Princeton's Spin Doctors' perform live Nov. 25

551   1 year ago
melissa25 | 0 subscribers
551   1 year ago
Front row at the free show! Chris Barron talks & gets interuppted by a crazy lady, then the play the hit "Little Miss Can't Be Wrong" is a song by American rock group Spin Doctors. It was released in October 1992 as the lead single from their 1991 debut album, Pocket Full of Kryptonite. Live versions of "What Time Is It?" and "Freeway of the Plains" (mistakenly titled "Freeway of Plains" on the single) were included as its B-side. The single reached number 17 on the US Billboard Hot 100 and number two on the Billboard Album Rock Tracks chart. It also reached number five in New Zealand and ended 1993 as the country's 41st-best-selling single. Background and writing
Lead singer Chris Barron stated that the song was inspired by his relationship with his stepmother, despite popular belief that it was written about an ex-girlfriend. He described his stepmother as a "malignant narcissist". Barron had a viral tweet in August 2019 about the song's creation, writing: "My stepmom told me I'd be a janitor [nothing wrong with that] and live in the basement of a school and play guitar for the rats. I wrote a song about her. It's called Little Miss Can't Be Wrong. It's been played on the radio three million times."
Critical reception
AllMusic describes the song as "incessantly catchy".
Music video
The music video premiered in August 1992
The Spin Doctors are an American rock band from New York City, best known for their early 1990s hits "Two Princes" and "Little Miss Can't Be Wrong", which peaked on the Billboard Hot 100 chart at No. 7 and No. 17, respectively. The band consists of Chris Barron (lead vocals), Eric Schenkman (guitar and vocals), Aaron Comess (drums), and Mark White (bass guitar).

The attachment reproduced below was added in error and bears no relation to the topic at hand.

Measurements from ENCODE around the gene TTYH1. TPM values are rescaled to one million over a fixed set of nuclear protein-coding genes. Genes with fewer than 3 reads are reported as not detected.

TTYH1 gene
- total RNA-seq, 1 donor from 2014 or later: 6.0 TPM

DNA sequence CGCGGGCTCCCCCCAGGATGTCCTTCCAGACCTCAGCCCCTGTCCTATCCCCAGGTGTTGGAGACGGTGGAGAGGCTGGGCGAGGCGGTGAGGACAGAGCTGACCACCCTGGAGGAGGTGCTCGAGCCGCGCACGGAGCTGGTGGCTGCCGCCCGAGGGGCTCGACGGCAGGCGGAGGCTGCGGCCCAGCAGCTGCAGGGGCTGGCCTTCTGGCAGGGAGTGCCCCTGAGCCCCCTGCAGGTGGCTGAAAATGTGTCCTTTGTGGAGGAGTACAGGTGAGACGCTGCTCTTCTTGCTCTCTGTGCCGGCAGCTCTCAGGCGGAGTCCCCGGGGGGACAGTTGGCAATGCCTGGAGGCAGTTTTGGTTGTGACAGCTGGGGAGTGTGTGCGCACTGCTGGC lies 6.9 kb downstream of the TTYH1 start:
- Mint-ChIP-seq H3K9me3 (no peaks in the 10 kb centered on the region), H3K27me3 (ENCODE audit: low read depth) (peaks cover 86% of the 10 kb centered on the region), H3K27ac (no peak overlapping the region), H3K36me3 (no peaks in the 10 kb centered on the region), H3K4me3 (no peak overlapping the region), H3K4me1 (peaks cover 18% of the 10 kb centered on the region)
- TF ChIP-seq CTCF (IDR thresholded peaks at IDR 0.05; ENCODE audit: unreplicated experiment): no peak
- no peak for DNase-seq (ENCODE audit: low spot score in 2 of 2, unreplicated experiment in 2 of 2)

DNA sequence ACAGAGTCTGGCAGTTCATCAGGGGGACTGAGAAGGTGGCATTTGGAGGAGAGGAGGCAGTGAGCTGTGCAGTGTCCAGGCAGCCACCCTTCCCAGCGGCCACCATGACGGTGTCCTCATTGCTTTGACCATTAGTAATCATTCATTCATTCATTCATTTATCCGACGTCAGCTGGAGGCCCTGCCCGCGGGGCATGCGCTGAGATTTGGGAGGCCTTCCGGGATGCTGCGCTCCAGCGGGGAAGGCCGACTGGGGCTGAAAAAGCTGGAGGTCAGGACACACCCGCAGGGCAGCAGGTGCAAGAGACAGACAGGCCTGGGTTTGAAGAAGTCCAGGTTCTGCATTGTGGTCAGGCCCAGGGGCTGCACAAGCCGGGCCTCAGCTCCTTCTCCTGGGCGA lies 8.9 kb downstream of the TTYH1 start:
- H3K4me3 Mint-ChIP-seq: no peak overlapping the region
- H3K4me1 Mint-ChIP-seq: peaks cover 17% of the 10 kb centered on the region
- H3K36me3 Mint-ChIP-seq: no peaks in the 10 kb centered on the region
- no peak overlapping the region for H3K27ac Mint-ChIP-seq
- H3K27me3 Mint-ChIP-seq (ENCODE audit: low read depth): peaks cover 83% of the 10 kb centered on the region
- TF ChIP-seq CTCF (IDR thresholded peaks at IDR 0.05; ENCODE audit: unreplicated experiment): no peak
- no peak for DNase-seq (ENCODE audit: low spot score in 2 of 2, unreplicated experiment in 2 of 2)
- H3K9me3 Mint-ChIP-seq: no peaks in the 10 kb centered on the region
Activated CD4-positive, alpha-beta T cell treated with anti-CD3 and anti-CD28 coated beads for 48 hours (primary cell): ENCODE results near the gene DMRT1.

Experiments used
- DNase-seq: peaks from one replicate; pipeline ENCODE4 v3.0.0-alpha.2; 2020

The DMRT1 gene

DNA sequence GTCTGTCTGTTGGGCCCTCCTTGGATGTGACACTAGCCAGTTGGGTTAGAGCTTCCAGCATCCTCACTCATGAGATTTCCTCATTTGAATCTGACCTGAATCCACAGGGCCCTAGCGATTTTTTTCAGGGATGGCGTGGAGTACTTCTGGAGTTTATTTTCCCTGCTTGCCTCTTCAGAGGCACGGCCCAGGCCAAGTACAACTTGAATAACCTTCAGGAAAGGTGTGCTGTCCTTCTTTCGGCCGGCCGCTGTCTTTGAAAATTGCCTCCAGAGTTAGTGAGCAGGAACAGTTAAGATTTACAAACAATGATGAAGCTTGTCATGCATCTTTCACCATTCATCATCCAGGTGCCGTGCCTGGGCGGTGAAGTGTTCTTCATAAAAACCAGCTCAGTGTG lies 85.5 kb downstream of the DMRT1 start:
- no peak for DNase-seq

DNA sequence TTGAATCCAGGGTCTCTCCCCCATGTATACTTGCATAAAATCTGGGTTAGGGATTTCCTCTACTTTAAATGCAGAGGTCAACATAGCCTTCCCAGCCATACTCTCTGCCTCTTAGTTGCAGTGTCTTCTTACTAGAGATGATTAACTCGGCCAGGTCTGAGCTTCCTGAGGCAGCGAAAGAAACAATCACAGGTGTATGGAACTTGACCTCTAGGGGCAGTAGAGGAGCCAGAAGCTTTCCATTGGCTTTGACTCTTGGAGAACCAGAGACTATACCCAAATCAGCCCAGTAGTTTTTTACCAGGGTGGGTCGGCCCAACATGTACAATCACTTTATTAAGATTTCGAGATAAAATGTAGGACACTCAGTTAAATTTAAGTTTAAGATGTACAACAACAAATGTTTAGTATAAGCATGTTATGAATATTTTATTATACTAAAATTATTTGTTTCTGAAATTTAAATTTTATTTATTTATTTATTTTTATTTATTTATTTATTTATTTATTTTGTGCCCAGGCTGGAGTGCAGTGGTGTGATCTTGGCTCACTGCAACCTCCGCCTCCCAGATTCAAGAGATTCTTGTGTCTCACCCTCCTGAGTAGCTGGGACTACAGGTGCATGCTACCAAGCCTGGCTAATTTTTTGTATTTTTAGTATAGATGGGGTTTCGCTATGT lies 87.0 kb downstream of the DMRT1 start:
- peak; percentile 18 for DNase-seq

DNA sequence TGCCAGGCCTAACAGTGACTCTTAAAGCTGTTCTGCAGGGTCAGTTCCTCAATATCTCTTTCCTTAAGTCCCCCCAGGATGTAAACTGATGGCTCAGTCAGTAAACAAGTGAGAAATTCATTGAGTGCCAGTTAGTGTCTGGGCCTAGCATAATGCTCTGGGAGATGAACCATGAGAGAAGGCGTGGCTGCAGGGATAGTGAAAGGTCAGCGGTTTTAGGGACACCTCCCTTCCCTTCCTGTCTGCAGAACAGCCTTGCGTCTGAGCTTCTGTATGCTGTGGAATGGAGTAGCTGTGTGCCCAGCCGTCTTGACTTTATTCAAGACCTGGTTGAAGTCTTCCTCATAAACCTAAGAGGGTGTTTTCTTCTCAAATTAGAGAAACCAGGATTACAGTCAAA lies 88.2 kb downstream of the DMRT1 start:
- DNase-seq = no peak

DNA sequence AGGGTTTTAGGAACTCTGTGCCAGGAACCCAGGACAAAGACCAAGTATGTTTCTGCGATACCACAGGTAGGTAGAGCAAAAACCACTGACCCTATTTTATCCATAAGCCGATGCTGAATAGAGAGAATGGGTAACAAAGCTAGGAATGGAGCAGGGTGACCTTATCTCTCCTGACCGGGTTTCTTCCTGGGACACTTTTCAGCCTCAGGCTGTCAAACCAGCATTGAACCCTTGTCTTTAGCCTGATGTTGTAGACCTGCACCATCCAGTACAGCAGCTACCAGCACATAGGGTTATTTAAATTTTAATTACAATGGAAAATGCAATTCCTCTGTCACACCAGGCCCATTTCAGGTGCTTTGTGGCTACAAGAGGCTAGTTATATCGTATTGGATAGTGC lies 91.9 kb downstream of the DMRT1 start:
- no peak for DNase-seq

he group originated in the late 1980s in New York City, originally as a band called Trucking Company; this band included Canadian guitarist Eric Schenkman,[3] harmonicist John Popper, and later vocalist Chris Barron, who was Popper's Princeton, New Jersey high school friend. Popper left this side project to focus on his main gig with Blues Traveler full-time. With a name change to Spin Doctors, as well as the addition of Aaron Comess on drums and Mark White on bass, the classic lineup was in place by the spring of 1989. Spin Doctors signed with Epic Records/Sony Music A&R executive Frankie LaRocka in 1990.[5][6] The band's Epic debut EP Up for Grabs...Live was recorded live at the Wetlands Preserve in lower Manhattan, and released in January 1991. (In November 1992, these EP tracks were remixed and supplemented by additional live recordings to form the album Homebelly Groove...Live.)[7] Spin Doctors were known for their somewhat lengthy live shows, sometimes jamming even more than is evident on their live releases. They also often performed double-bill gigs opening for Blues Traveler, with members of both bands all jamming together as the transition from Spin Doctors set into the Blues Traveler set. Spin Doctors have many songs from their early club days that were never officially released, but remain circulated via concert recordings.
Spin Doctors's debut studio album Pocket Full of Kryptonite was released in August 1991.[7] The band continued to play extensive live shows, gaining grassroots fans, as the album was mostly ignored commercially. In the summer of 1992, the band toured with the first lineup of the H.O.R.D.E. festival, sharing the stage with fellow jam bands Widespread Panic, Blues Traveler, and Phish. That summer, commercial popularity heated up, as radio and MTV began playing "Little Miss Can't Be Wrong" and "Two Princes",[7] with the videos directed by filmmaker Rich Murray (who would direct many of the band's videos). The album went Gold in September 1992, and then received another boost in sales after the band's appearance on Saturday Night Live in October 1992. Additional videos and singles followed for "What Time Is It", "How Could You Want Him (When You Know You Could Have Me?)", and "Jimmy Olsen's Blues". By June 1993, the album went Triple Platinum.[5] Ultimately it sold over five million copies in the U.S.[8] and another five million overseas, and peaked at No. 3 on the Billboard 200 albums chart.
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